Brewer’s veto came with a few words about how this bill would create more problems than it purports to solve.

She didn’t invoke some belief in “marriage equality,” which is short hand for supporting the rights of people to marry others of the same sex. No, she instead spoke to the problems that would rain down on Arizona if forces conspired to derail the state’s recovering economy.

Major League Baseball and the National Football League were two of the heavy hitters that threatened some form of economic sanction against the state if SB 1062 became law. That, I submit, is the message that Brewer heeded today with her veto.

That’s all right with me. SB 1062’s major aim was to impose a discriminatory policy.

I understand and totally endorse the concept of religious liberty and the freedom to practice one’s faith. However, embracing religious freedom shouldn’t result in others losing their rights as citizens. SB 1062 sought to deny the rights of others simply on the basis of their sexual orientation. It was wrong.

Gov. Brewer did the right thing today by vetoing it.

Texas gay-marriage ban struck down

Was there ever any doubt that the federal judiciary would catch up with Texas’s ban on same-sex marriage?

It did so in equally conservative states such as Oklahoma and Utah. Now it has happened in Texas.

The sea change is now lapping at our front door.

U.S. District Judge Orlando Garcia struck down the same-sex marriage ban — which voters approved by an overwhelming majority in a 2005 election to amend the Texas Constitution. Garcia ruled in favor of a gay couple that wanted to be married in Texas, but couldn’t given the state’s prohibition.

The ruling has been put on hold pending a sure-fire appeal by the state. Gov. Rick Perry vows to fight the ruling, as will Attorney General Greg Abbott (who wants to be the next governor).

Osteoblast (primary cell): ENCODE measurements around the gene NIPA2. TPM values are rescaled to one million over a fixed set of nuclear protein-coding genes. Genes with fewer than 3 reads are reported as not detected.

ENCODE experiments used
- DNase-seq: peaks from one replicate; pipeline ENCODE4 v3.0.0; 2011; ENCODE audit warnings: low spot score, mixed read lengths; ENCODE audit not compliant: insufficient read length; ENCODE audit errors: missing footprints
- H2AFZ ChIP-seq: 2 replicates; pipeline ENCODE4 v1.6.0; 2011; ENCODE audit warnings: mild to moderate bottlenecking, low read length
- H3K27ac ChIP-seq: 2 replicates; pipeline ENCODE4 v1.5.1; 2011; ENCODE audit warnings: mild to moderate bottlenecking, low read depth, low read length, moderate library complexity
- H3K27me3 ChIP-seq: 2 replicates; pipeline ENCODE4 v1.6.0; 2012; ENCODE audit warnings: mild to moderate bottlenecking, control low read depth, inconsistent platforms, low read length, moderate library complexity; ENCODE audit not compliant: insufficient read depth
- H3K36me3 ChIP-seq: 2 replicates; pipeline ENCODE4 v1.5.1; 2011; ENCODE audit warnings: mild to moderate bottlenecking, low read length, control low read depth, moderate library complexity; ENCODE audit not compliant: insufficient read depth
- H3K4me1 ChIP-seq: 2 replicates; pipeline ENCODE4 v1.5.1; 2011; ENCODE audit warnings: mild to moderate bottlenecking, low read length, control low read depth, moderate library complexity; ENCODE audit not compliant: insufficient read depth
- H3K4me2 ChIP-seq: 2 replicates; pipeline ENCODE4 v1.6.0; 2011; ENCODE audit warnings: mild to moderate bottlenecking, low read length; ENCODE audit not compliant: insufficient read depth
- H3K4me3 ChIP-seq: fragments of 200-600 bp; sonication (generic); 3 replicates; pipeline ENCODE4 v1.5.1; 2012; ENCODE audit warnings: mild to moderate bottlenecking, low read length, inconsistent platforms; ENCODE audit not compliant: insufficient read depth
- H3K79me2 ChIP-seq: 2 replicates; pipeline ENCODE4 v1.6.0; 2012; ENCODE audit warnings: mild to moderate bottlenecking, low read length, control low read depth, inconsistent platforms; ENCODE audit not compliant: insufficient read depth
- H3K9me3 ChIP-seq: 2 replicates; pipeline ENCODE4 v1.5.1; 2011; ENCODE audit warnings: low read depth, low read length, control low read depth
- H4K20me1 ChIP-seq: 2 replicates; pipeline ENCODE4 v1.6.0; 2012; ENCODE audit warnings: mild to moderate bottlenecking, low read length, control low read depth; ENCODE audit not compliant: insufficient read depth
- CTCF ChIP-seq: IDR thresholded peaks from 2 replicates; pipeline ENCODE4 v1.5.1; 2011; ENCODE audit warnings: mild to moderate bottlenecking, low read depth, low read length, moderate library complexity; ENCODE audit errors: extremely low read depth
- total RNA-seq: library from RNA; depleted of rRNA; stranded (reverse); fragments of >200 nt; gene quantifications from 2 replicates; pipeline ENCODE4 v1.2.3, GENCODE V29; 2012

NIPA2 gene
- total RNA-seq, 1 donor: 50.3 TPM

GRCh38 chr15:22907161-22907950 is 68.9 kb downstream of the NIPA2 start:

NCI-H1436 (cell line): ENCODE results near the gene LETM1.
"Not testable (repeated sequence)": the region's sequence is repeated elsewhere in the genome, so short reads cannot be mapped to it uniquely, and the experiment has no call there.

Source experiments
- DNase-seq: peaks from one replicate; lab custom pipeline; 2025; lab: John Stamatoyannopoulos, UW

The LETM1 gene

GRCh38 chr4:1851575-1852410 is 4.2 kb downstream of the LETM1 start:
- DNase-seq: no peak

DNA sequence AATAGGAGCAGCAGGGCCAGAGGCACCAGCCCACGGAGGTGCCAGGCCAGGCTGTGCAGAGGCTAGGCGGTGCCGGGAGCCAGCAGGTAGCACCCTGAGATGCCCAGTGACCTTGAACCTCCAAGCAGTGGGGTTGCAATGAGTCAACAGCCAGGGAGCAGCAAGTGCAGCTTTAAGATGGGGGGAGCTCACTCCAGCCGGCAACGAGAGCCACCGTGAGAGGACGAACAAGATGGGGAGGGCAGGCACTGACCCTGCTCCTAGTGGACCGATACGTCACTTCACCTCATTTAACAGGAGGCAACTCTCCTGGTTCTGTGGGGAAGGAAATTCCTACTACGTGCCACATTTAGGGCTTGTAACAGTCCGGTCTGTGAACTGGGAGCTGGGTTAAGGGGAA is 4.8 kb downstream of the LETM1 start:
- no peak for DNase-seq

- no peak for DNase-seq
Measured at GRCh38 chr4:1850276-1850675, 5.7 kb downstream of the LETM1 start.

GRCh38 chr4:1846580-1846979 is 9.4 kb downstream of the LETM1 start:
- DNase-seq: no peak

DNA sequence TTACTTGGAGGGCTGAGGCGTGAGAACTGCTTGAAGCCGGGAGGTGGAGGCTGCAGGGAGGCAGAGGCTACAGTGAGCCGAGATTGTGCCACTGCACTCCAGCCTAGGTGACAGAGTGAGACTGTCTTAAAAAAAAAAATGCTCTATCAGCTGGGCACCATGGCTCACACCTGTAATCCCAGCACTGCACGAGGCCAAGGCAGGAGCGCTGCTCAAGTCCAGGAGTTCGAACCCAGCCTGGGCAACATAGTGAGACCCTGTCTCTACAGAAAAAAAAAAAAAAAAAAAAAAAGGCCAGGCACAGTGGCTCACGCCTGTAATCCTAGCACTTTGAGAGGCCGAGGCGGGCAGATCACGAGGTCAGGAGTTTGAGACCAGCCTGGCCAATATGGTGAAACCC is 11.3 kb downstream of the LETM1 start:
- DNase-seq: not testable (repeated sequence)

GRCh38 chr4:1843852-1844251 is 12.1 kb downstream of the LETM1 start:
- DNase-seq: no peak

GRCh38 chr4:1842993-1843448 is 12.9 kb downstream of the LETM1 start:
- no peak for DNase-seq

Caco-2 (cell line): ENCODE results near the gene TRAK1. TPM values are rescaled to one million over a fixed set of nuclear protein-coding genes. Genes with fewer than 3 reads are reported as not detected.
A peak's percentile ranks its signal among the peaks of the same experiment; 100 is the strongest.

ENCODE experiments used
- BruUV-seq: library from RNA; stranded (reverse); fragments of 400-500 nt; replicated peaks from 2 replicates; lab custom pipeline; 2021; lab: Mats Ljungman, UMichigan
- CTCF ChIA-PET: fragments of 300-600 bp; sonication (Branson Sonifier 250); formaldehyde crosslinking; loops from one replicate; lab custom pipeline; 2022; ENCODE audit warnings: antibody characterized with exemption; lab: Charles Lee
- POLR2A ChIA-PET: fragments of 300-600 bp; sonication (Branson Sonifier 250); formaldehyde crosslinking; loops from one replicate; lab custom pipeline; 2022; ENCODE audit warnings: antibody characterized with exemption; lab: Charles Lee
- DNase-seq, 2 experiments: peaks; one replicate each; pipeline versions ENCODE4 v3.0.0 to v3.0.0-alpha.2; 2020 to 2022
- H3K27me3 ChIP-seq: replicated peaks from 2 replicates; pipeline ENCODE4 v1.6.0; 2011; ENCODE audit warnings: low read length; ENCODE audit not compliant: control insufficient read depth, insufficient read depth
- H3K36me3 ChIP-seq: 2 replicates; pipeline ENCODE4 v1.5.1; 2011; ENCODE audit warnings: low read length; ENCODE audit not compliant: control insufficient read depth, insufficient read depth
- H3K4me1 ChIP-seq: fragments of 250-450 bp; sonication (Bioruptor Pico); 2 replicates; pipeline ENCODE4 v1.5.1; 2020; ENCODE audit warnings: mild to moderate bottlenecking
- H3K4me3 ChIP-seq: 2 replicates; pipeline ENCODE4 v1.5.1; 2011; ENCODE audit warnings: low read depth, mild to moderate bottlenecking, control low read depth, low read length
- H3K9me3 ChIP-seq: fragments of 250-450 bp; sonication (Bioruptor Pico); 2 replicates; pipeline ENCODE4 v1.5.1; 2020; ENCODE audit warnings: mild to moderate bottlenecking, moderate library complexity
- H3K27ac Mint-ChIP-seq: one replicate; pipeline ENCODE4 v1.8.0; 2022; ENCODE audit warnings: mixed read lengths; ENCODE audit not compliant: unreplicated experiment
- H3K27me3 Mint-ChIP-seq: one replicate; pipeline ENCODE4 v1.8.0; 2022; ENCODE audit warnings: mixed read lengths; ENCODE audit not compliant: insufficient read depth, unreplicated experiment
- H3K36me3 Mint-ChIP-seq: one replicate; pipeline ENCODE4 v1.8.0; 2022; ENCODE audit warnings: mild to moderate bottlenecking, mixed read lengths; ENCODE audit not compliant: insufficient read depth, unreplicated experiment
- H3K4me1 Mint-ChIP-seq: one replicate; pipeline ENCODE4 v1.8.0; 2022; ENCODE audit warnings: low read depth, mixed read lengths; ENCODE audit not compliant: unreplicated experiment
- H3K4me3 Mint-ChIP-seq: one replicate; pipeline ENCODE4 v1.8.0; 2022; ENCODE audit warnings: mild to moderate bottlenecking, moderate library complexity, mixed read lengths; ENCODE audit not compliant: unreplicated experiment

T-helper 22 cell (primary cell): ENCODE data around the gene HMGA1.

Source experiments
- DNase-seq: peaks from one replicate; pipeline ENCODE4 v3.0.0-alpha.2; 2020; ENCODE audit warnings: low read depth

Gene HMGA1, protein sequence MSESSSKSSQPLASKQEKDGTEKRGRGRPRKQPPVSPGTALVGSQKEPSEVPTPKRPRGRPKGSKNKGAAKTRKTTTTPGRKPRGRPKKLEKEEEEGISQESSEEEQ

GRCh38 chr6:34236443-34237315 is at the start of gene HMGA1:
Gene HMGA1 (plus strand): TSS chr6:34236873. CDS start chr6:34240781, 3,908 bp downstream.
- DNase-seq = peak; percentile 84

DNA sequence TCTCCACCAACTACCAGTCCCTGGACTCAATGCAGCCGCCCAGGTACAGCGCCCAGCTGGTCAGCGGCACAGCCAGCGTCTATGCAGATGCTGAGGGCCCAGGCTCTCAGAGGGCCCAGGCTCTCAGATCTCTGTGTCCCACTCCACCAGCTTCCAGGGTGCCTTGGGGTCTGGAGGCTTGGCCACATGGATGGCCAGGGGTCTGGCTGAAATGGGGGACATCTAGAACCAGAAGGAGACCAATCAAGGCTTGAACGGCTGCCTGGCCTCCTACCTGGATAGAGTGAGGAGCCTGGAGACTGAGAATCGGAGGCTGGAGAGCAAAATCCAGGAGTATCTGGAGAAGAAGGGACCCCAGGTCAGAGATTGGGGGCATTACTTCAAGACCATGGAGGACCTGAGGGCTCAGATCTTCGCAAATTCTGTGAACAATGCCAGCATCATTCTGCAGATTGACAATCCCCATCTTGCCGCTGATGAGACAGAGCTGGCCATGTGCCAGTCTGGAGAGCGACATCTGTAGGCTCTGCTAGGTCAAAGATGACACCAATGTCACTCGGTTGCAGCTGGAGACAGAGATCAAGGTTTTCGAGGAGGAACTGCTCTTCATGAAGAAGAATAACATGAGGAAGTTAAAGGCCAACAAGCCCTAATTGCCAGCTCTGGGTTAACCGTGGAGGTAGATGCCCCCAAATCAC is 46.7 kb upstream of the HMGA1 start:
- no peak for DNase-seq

It seems increasingly inevitable that the federal courts are going to uphold citizens’ rights, under the 14th Amendment to the U.S. Constitution, to “equal protection of the laws.” By “equal,” gay-rights advocates and their political allies argue persuasively that bans on gay citizens’ right to marry the person they love deprives them of the rights of full citizenship granted to them by the Constitution.

Governors such as Perry, however, argue that the 10th Amendment carries greater weight, that the states have the constitutional right to enact their own laws that aren’t in direct conflict with federal law.

Let’s have this debate.

Setting aside my own personal qualms about redefining the term marriage — which my American Heritage Dictionary says is “The legal union of a man and a woman as husband and wife” — I totally understand why this issue is turning the nation upside-down.

Judges are looking at this issue from a constitutional standpoint and determining that the Constitution is unambiguous about who gets all the rights of citizenship. There cannot be a separate standard for people of certain sexual orientations. In a way that I am still trying to understand more clearly in my head and my heart, I get how the judges are ruling on this matter.

What’s more, the radio talk-show blowhards and others on the right and far right should not even try to suggest that we elect the federal judiciary, or that we put term limits on these individuals, or that we somehow water down the power of presidents to appoint these jurists. The system works just fine the way it’s set up. Leave it alone and debate these issues on their merits.

So now the fight has come to Texas. The state is going to take this matter to the 5th U.S. Circuit Court of Appeals.

Stay tuned. This fight is going to get very interesting.